Six weeks after Part 1
Nancy Collins and lady Theridiidae sat across the desk from their Earth Genomics Doctor, a human by the name of Dr. Margaret Kircher. She was currently nose deep in a set of medical reports, the latest in a set on Nancy and Theridiidae’s (potential) children. The children in question were scarcely even eggs, not yet ready for laying by arachinaye standards. Already, there were medical complications.
For one, human hair (arachinaye had none) was being expressed in a most unusual way in the children. The closest medical equivalent from human science would be generalized hypertrichosis, commonly called werewolf syndrome, in which hair grew over the entirety of sufferer’s body.
Dr. Kircher sighed, “ladies, I’m afraid genetic intervention is almost certainly required. The genetic sequencing is simply showing too much hair in too many places for arachinaye-esque chitin plating to form. My team and I have done the needed sequencing work to produce a solution, and have hit upon several possibilities for us to consider. They are, from most to least radical:
“One; to eliminate the hypertrichosis condition. This does cary some risks, as the genetic sequence in question is close to what my team and I believe to be a so-called ‘disease locus’ where a disturbance in the genetic sequence can lead to a host of other conditions, most relating to sexual dimorphism issues. Accordingly, I would advise that this methodology be reserved as an emergency solution.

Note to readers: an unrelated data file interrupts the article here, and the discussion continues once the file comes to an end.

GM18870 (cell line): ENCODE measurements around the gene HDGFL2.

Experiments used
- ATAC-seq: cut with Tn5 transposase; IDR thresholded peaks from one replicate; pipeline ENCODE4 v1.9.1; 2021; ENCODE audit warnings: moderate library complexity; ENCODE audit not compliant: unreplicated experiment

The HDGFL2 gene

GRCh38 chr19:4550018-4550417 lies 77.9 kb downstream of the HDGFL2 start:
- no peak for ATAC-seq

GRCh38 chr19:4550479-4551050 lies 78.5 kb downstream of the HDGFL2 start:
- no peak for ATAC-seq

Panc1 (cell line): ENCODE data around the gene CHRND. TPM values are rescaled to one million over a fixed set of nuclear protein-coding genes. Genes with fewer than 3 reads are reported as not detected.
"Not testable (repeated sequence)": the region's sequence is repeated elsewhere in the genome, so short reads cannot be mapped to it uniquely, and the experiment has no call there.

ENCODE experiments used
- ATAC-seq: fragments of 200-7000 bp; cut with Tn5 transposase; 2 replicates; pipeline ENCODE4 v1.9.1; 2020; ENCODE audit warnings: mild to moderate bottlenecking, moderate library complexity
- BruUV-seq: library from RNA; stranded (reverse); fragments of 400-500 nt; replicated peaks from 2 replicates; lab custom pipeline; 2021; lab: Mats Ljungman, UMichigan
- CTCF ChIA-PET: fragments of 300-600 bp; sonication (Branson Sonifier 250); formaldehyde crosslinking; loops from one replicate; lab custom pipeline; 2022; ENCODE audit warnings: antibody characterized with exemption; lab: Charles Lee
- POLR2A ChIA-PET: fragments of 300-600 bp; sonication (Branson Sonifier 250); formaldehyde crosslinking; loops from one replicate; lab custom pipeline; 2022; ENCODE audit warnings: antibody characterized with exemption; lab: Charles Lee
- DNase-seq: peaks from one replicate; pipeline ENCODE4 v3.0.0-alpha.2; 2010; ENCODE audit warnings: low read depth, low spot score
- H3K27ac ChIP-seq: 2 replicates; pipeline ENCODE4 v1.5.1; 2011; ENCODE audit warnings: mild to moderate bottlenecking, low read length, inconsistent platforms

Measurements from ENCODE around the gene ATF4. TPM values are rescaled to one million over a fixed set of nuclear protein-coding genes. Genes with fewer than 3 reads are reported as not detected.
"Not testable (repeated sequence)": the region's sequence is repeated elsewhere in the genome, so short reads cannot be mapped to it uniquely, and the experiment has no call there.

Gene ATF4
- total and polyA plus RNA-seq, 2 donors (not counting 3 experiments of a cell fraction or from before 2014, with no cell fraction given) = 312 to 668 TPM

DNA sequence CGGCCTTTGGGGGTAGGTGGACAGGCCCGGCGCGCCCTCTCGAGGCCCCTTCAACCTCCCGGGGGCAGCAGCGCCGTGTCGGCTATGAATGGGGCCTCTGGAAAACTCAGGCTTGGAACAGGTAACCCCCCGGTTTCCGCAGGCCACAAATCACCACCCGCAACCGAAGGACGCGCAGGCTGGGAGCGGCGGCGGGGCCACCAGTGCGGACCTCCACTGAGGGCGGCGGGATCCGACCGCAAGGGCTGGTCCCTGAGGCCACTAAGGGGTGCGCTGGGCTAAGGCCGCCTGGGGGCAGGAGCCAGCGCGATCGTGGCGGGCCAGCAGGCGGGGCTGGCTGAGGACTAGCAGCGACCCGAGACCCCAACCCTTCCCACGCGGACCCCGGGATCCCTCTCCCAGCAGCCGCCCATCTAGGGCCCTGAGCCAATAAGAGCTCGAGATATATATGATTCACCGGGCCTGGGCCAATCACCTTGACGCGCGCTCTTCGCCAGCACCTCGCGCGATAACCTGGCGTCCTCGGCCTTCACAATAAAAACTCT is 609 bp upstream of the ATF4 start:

“Two; to accept the hypertrichosis situation, but limit and localize its extent. The outcome of such a solution is that your children would have human-style hair on their heads, with the attendant grooming and care needs. The remainder of their external dermal layers, their ‘skin’, would be allowed to chitinize along arachinaye lines.
“Three; to modify the genetic sequence for chitin production to allow for the growth of hair over the entirety of the external dermis. This would carry the risk of social interaction impacts for the children, as I’m not exactly qualified to comment of arachinaye or human social norms.”
Nancy tugged on the end of her braid, “is that ‘disease locus’ unstable at the moment? Will our children have problems later on as it is now?”
Dr. Kircher shook her head, “we don’t believe so, but we are on the bleeding edge of science here, even by Earth Genomics’ and Project Hybreed’s standards. We’ll keep monitoring it closely, along with everything else of course, but we don’t foresee any issues at this time.”
Lady Theridiidae tapped two of her feet-claws in a nervous pattern. “The third option reminds me of some of the beasts of burden we have back on my homeworld, so I don’t think that would go over too well with any arachinaye our children might meet.”
Nancy nodded, “That leaves the second option. Dr. Kircher, how…?”
Dr. Kircher stood up, “just follow me to the lab ladies. It’s an outpatient procedure, but I’ll have you secueled for checkups in a few days time, say about a week, to make sure nothing else has changed.”
Three months after Part 1
Lady Theridiidae and Nancy Collins admired the clutch of eight eggs in the incubator unit.
Nancy spoke first, “hard to imagine we made these.”
“Harder still to imagine how much longer they have to sit there.”
“Only another seven, eight months.”
“And then? What happens to us?”
“We’ll have a family. Project Hybreed will probably go public in some manner. Hopefully we can get lost or anonymised in the hype. I’ll probably get moved up and across to a marketing position. Do you have a job?”
“No, I still have a semester of education left, and then probably a position in the arachinaye embassy as some sort of contactor. And then one of us will have to raise the kids. I don’t imagine that they could come with either of us to our jobs?”
“We have time to figure that out.”